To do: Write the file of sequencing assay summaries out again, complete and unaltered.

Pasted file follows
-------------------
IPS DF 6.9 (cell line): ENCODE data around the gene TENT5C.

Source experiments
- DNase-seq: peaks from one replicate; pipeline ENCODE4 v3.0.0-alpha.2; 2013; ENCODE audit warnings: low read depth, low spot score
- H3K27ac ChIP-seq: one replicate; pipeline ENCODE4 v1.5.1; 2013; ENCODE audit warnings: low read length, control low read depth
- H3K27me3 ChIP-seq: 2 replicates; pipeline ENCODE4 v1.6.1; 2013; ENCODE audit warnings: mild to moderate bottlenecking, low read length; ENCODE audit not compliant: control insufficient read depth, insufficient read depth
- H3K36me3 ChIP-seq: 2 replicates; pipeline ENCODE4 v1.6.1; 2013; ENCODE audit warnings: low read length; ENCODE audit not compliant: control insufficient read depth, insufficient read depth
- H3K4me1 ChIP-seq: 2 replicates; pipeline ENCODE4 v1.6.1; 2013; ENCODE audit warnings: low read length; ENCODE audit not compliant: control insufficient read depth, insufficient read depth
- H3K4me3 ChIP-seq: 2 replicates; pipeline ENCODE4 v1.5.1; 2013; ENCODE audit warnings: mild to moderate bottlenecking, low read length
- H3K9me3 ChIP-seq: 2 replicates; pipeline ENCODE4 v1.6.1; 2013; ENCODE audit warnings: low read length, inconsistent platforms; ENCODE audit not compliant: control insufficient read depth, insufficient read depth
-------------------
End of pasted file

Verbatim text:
IPS DF 6.9 (cell line): ENCODE data around the gene TENT5C.

Source experiments
- DNase-seq: peaks from one replicate; pipeline ENCODE4 v3.0.0-alpha.2; 2013; ENCODE audit warnings: low read depth, low spot score
- H3K27ac ChIP-seq: one replicate; pipeline ENCODE4 v1.5.1; 2013; ENCODE audit warnings: low read length, control low read depth
- H3K27me3 ChIP-seq: 2 replicates; pipeline ENCODE4 v1.6.1; 2013; ENCODE audit warnings: mild to moderate bottlenecking, low read length; ENCODE audit not compliant: control insufficient read depth, insufficient read depth
- H3K36me3 ChIP-seq: 2 replicates; pipeline ENCODE4 v1.6.1; 2013; ENCODE audit warnings: low read length; ENCODE audit not compliant: control insufficient read depth, insufficient read depth
- H3K4me1 ChIP-seq: 2 replicates; pipeline ENCODE4 v1.6.1; 2013; ENCODE audit warnings: low read length; ENCODE audit not compliant: control insufficient read depth, insufficient read depth
- H3K4me3 ChIP-seq: 2 replicates; pipeline ENCODE4 v1.5.1; 2013; ENCODE audit warnings: mild to moderate bottlenecking, low read length
- H3K9me3 ChIP-seq: 2 replicates; pipeline ENCODE4 v1.6.1; 2013; ENCODE audit warnings: low read length, inconsistent platforms; ENCODE audit not compliant: control insufficient read depth, insufficient read depth